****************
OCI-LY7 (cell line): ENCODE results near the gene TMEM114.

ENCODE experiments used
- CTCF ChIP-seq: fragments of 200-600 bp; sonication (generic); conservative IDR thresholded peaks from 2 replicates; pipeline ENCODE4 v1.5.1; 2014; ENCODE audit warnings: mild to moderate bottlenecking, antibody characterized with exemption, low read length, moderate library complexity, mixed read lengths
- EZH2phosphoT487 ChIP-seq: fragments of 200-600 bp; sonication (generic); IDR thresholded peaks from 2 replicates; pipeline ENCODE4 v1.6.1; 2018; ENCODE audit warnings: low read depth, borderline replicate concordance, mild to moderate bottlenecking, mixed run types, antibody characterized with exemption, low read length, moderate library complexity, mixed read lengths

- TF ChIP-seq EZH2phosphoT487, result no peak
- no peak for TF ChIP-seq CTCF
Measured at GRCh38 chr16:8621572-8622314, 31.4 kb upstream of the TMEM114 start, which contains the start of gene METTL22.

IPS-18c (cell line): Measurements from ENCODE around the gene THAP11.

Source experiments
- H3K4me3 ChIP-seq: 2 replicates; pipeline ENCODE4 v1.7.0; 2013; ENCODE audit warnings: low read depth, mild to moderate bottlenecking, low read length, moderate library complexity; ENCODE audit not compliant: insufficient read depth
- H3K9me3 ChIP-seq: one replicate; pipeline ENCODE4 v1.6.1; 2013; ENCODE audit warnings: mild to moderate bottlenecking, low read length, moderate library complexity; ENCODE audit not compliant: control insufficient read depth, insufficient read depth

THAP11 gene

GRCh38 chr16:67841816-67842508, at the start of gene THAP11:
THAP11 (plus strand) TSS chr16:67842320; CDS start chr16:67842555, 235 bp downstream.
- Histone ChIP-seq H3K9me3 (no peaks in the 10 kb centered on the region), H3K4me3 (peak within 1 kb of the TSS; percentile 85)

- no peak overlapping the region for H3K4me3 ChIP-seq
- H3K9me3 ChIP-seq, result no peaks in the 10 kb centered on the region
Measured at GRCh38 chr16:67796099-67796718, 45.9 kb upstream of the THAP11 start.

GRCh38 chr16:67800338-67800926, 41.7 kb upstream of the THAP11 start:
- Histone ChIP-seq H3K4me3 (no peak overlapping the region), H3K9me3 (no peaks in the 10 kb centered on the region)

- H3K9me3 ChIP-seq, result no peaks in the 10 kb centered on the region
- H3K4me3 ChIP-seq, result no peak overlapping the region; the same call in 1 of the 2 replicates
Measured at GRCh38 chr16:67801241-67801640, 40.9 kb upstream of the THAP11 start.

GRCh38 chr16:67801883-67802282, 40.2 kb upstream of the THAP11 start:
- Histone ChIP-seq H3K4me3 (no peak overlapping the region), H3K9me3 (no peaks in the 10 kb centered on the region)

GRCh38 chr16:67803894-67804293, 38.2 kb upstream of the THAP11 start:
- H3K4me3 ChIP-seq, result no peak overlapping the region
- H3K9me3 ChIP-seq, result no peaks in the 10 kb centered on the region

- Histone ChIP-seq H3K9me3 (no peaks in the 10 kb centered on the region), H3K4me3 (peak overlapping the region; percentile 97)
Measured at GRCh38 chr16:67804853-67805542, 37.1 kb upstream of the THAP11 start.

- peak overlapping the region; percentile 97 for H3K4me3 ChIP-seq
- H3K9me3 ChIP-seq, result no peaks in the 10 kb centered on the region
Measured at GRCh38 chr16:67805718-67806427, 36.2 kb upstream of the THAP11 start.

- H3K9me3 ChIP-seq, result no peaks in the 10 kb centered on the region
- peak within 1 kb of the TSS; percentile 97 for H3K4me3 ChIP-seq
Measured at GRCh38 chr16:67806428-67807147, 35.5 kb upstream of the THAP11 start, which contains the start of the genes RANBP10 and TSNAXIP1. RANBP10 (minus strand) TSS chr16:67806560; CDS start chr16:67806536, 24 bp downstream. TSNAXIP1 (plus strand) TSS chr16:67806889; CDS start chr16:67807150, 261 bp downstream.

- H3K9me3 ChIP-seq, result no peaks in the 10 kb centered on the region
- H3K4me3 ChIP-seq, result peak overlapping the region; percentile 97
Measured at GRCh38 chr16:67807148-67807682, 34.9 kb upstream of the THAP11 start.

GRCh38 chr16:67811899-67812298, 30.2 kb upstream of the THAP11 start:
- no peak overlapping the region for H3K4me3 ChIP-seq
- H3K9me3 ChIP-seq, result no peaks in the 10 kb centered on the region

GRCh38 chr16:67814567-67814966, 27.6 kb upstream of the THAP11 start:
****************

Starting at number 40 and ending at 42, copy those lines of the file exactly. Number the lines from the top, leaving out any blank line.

GRCh38 chr16:67811899-67812298, 30.2 kb upstream of the THAP11 start:
- no peak overlapping the region for H3K4me3 ChIP-seq
- H3K9me3 ChIP-seq, result no peaks in the 10 kb centered on the region